Price ratios for cocoa butter surged in Europe’s cash cocoa market last week on tighter supplies following reduced grindings, while sales offers for beans were cut by concerns about new export rules in Ivory Coast, traders said.
Price ratios for cocoa butter offered for sale for August to December delivery in the European cash cocoa market on Friday were 1.48 times London bean contracts, up from 1.36 times London a week ago and only 1.22 times in early July.
“It is supply and demand plus technical influences from weak cocoa powder,” one trader said. “Cocoa grindings in Europe are being reduced because of the economic slowdown and that means less… butter is being produced.“
Grinding cocoa beans produces the main products cocoa butter and cocoa powder. While butter goes for chocolate making, cocoa powder is used to achieve chocolate flavour in products such as biscuits, cakes and drinks.
Europe’s second-quarter cocoa grind recorded the sharpest quarterly fall for at least 12 years on July 12, dropping 17.8 percent from the same period last year to 292 551 tons.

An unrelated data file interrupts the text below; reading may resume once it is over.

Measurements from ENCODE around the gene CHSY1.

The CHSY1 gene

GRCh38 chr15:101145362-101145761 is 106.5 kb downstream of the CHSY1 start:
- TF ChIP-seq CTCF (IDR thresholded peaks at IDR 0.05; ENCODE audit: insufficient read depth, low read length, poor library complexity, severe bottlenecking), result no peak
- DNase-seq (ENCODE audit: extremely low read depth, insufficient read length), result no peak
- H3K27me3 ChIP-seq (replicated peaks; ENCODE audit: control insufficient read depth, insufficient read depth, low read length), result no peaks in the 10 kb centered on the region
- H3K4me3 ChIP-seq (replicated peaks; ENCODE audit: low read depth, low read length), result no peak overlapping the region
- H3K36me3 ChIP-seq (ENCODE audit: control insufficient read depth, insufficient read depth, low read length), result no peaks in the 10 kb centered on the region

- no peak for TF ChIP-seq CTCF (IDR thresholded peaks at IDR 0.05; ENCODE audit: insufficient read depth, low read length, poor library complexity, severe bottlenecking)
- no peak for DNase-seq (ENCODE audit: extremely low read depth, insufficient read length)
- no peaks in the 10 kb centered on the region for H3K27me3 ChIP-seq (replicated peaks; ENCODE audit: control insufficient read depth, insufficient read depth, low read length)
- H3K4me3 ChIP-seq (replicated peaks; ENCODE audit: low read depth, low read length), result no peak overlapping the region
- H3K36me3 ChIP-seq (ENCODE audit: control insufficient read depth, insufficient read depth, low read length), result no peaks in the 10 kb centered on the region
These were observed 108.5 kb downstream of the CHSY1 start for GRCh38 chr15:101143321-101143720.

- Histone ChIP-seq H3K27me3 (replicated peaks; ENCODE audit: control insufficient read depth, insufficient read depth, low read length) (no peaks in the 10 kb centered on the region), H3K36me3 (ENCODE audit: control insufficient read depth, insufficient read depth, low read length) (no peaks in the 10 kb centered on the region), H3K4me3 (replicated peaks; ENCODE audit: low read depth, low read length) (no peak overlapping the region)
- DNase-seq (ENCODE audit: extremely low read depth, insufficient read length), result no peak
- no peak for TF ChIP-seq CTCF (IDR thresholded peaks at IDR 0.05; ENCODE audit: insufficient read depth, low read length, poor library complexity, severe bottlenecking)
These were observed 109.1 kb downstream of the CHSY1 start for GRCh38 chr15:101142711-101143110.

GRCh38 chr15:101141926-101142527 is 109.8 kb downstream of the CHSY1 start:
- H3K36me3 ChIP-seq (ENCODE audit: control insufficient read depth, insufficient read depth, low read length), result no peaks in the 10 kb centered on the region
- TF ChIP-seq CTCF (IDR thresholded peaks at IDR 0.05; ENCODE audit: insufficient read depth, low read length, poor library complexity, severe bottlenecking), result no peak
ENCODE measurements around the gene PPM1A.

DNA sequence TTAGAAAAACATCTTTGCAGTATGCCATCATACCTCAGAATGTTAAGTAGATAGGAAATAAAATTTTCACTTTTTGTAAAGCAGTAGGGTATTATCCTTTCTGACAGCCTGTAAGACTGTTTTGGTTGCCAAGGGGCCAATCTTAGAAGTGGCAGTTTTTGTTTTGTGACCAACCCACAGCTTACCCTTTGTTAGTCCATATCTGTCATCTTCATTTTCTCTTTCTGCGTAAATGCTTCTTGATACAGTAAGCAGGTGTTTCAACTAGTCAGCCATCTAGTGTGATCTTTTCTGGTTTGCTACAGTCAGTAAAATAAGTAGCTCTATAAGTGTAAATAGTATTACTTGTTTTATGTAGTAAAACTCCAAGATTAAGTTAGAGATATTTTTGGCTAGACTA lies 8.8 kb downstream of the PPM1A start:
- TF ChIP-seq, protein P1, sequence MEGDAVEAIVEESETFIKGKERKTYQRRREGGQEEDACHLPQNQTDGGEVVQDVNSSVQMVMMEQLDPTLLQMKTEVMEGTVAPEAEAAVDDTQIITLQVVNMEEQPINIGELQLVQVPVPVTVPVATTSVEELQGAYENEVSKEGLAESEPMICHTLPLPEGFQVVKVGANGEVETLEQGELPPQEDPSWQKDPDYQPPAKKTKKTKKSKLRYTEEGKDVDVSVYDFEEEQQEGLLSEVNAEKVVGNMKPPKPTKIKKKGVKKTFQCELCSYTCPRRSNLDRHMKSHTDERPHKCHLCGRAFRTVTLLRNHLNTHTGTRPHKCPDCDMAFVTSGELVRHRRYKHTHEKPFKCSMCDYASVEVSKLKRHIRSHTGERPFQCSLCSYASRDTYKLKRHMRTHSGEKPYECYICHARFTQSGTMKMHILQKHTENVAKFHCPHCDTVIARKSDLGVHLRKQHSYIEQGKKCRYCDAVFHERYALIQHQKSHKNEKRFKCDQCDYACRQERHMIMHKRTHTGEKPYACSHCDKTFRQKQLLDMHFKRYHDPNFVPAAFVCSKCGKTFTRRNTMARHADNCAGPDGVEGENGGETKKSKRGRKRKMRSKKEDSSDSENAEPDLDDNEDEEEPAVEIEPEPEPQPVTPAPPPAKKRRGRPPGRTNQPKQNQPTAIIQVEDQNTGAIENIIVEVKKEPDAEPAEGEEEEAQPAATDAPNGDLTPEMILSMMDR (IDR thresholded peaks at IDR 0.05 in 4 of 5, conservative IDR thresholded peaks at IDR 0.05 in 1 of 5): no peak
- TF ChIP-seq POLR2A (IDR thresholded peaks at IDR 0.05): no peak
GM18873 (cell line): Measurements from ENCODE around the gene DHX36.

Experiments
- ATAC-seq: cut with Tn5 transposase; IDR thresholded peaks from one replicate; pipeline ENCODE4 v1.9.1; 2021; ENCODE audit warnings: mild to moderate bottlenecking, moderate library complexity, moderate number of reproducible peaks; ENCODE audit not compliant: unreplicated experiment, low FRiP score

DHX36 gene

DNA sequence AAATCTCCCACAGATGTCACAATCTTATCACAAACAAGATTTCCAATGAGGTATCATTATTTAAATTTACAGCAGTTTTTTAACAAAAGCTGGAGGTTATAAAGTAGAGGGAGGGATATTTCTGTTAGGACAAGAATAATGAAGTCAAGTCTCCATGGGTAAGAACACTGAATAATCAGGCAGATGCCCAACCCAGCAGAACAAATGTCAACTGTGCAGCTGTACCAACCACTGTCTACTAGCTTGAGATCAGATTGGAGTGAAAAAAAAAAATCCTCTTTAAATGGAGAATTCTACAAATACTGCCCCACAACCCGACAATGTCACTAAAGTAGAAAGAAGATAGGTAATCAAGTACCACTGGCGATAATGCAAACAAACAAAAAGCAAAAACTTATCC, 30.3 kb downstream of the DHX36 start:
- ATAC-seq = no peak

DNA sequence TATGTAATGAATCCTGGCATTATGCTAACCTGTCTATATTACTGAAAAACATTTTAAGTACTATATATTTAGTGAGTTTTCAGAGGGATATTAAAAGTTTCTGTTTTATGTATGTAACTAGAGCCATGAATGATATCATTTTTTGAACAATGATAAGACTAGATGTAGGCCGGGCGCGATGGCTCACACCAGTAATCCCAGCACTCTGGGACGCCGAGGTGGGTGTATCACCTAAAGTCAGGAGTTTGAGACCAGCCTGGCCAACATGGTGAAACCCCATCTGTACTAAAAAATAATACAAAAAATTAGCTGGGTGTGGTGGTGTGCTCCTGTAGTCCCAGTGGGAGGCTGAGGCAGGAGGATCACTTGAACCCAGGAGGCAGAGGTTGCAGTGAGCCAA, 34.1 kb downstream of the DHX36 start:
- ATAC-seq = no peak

“The euro zone crisis with spending cuts in so many countries is hitting overall chocolate and confectionery demand, which is causing a fall in bean grindings,” another trader said. “This is causing sudden tightness in nearby butter supplies.
“Only a few weeks ago the industry was faced with ample butter supplies, now the picture is looking a lot worse and it does not look like bean grindings have been increased again in past weeks.”
Traders said poor earnings from flat cocoa powder prices in the face of rising cocoa futures was also pushing processors to seek higher prices from butter to compensate.